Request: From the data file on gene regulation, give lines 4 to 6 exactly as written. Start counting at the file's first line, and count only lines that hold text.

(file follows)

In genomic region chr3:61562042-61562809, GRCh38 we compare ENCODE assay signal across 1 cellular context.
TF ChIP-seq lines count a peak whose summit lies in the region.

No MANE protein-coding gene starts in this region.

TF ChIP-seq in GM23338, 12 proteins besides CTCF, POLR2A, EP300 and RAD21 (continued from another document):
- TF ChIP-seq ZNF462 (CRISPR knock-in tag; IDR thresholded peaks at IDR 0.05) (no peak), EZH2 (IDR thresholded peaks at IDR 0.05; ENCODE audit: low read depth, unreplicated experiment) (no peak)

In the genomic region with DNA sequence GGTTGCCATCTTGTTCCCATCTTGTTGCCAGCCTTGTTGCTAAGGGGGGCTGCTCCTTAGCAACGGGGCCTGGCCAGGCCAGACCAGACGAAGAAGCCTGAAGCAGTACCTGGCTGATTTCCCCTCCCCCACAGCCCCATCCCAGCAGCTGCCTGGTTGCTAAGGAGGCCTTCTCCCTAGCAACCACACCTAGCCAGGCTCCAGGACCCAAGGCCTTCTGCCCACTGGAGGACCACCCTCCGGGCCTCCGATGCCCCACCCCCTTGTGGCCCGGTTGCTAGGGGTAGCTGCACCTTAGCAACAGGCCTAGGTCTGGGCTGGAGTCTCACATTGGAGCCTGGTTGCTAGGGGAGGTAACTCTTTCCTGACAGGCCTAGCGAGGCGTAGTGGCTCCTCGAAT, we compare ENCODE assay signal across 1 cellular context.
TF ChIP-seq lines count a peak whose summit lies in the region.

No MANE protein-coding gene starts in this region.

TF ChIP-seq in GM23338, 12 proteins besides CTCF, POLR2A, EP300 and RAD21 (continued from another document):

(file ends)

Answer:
TF ChIP-seq in GM23338, 12 proteins besides CTCF, POLR2A, EP300 and RAD21 (continued from another document):
- TF ChIP-seq ZNF462 (CRISPR knock-in tag; IDR thresholded peaks at IDR 0.05) (no peak), EZH2 (IDR thresholded peaks at IDR 0.05; ENCODE audit: low read depth, unreplicated experiment) (no peak)

In the genomic region with DNA sequence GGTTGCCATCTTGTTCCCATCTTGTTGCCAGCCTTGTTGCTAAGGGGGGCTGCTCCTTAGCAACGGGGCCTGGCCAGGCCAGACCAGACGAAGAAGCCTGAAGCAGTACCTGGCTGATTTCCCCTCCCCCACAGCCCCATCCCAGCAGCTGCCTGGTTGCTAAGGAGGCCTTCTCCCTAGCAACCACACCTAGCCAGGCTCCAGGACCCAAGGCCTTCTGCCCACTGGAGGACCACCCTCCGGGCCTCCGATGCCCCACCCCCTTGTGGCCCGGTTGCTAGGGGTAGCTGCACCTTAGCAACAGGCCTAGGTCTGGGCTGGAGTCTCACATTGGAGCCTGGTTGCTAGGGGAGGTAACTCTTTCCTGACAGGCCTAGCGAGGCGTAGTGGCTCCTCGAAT, we compare ENCODE assay signal across 1 cellular context.